The Digital Ring

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A report in this morning’s New York Times brought to my attention something I had previously been unaware of, even though it is taking place fairly close by, in West Hartford, Connecticut.  But far from being merely local in impact, the report is likely to spark considerable debate in the national and international classical community.

As you can read, a newly-formed organization called the Hartford Wagner Festival is launching a complete live performing cycle of Richard Wagner’s epic four-part “Das Ring der Nibelungen” (“The Ring of the Nibelung”), with four performances this August of the Ring’s first opera, “Das Rheingold.”  The other three operas are planned for the following three summers, with the complete “Ring” cycle scheduled for 2017.

One might think that an effort to mount these or any great operas in these perilous times for the art form would be welcomed and encouraged.  Well, this effort hasn’t, at least by some very (ahem) vocal opponents.

What’s their problem?  It’s that rather than employ actual instrumentalists, the Festival will feature live singers accompanied by a digital rendering of Wagner’s original orchestration.  “Small companies just can’t really afford to hire 80, 90, 100 musicians in order to put on their productions, which is why so many small companies either use a piano, or a couple of pianos,” Festival founder Charles M. Goldstein was quoted as saying in the Times.  “I had the idea that small local companies, instead of using two pianos, could use some sort of digital sound to put on small productions.”

And that has a diverse cohort, including orchestral musicians, musicians’ unions, opera companies and musical connoisseurs, up in arms, for reasons ranging from artistic desecration to deprivation of employment for the players.  Some of the singers who’ve signed up for the cast have even been threatened with career damage if they persist with the productions.  And one lead singer in “Rheingold” has dropped out under the pressure.

What do I make of this?  Of course, I can’t judge how effective the digital rendering of Wagner’s innovative and imaginative orchestrations are until and unless I’ve heard it.  (You can read how that digital version was prepared either in the Times report or on the Festival’s website.)  But neither would I preemptively rule out the possibility that it could sound fairly decent, if never as good as the real thing.  These digital toys have gotten pretty darned sophisticated nowadays.

As for the labor and economic arguments against the Mr. Goldstein’s concept, however, I don’t mind saying that I’m on his side, at least in this case.  I know that may make me a target for some of the same anger that has been sent in the Festival’s direction, but please hear me out.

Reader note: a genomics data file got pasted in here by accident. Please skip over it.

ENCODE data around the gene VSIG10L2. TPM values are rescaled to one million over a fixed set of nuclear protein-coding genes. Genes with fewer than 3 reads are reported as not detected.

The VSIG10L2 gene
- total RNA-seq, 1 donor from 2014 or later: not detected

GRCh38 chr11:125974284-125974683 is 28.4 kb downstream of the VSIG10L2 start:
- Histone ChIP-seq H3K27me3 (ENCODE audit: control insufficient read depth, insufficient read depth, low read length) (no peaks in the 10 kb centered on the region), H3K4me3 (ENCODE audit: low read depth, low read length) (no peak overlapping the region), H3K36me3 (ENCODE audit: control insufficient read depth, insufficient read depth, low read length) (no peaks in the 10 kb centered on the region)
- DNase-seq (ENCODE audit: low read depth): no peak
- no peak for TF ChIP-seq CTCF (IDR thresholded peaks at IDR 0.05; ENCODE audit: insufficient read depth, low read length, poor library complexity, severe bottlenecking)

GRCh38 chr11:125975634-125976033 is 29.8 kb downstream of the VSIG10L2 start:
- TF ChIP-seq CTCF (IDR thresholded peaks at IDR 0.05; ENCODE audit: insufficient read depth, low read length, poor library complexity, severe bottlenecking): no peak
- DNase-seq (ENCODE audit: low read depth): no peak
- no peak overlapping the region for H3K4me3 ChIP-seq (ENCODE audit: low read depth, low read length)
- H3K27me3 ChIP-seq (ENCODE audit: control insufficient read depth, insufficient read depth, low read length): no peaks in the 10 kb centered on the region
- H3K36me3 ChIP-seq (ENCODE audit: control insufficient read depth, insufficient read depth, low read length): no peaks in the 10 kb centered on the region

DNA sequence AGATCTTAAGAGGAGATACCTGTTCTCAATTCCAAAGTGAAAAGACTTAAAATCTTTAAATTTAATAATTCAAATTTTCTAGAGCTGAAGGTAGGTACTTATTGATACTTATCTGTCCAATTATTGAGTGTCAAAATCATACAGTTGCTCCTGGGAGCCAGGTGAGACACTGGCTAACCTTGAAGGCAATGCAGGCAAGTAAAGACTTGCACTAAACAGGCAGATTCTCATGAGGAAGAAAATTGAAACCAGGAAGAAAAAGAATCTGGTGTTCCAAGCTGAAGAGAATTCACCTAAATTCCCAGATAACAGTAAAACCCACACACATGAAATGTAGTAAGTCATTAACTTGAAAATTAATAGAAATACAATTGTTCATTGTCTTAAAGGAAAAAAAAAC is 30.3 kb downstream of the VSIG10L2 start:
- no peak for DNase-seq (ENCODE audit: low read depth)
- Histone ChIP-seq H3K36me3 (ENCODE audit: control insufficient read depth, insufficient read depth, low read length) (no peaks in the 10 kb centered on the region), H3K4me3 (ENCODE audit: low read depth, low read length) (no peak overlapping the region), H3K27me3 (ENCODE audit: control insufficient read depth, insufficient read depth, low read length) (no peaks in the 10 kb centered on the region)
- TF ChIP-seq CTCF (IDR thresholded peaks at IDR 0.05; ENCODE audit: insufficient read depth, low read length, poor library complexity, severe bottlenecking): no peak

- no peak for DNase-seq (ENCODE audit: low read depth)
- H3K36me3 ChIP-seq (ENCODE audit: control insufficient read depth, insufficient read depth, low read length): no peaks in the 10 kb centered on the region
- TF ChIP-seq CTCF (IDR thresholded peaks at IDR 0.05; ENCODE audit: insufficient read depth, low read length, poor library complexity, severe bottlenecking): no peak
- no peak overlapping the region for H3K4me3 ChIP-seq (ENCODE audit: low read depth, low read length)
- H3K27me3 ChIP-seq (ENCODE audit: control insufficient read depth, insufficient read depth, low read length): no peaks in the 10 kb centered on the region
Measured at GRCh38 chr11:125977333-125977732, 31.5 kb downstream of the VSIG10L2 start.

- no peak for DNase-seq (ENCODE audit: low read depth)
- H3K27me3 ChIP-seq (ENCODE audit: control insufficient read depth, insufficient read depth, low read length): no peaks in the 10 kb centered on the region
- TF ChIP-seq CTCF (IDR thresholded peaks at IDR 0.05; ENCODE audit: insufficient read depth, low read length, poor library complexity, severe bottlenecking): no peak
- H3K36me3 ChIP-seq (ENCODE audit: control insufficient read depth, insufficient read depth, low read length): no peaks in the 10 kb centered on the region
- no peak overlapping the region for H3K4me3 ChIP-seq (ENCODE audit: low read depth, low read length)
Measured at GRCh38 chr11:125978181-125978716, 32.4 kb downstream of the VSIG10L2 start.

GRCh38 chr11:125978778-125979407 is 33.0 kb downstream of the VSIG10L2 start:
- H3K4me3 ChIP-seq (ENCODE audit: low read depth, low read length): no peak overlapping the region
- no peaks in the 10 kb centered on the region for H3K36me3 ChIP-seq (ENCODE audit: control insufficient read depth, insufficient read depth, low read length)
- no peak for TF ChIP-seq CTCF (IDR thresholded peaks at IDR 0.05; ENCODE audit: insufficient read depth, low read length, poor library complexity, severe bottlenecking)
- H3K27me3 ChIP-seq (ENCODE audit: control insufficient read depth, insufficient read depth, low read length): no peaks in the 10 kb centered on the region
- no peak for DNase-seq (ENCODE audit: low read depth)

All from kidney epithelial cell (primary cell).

First of all, the Hartford Wagner Festival has not deprived a single musician of an employment opportunity he/she would otherwise have had.  As Mr. Goldstein wrote on the Festival’s website, “This project of presenting “Das Rheingold” was originally conceived to use a digital orchestra and was never intended to use a live orchestra. There was never an opportunity for instrumentalists to be involved in the first place and consequently there is no loss of work for them. The project was solely designed to employ and test the use of a digital orchestra in a performance situation as the state of the art of sampled instruments has progressed immensely in recent years.”

Second, the Hartford Wagner Festival does provide rare opportunities for others in the operatic field.  Mr. Goldstein: “We have, however, provided opportunities for 32 singers, conductors, pianists, production staff etc. [emphasis his] that they would not have had without our production of “Das Rheingold.”

Third, while I prefer the use of full orchestras over either reduced ensembles or electronics in music theater, the final verdict on this will not be delivered by me, by orchestral musicians, or by any number of disgruntled connoisseurs.  It will be delivered by the whole audience, by way of attending or not attending.  Like it or (mostly) not, musical tastes and standards change.  And as in contentious matters of language, where common usage prevails to the chagrin of rule-makers and standard-setters, the growing acceptance of electronification of our music is something we may decry, but we can’t stop.  Our preference for acoustic music, though noble, is also increasingly exceptional — and, in many cases, increasingly unaffordable.

Listen, I can’t blame orchestral musicians for acting and speaking out in their economic self-interest.  I’m sure I would do the same were I among them.  But could I also ask them to take a step back and view things from a broader perspective?  For instance, we just had the Metropolitan Operas’s General Manager, Peter Gelb, tell a BBC interviewer that, the way things are going, his company could go bankrupt in two years.  The Met!  THE MET!!  To paraphrase the song, “if you can’t make it there, you’re not gonna make it anywhere.”  Next to which, I hope you’ll agree, the issue of a company in Hartford “depriving” musicians of opportunities that never existed seems pretty small, doesn’t it?

 

 

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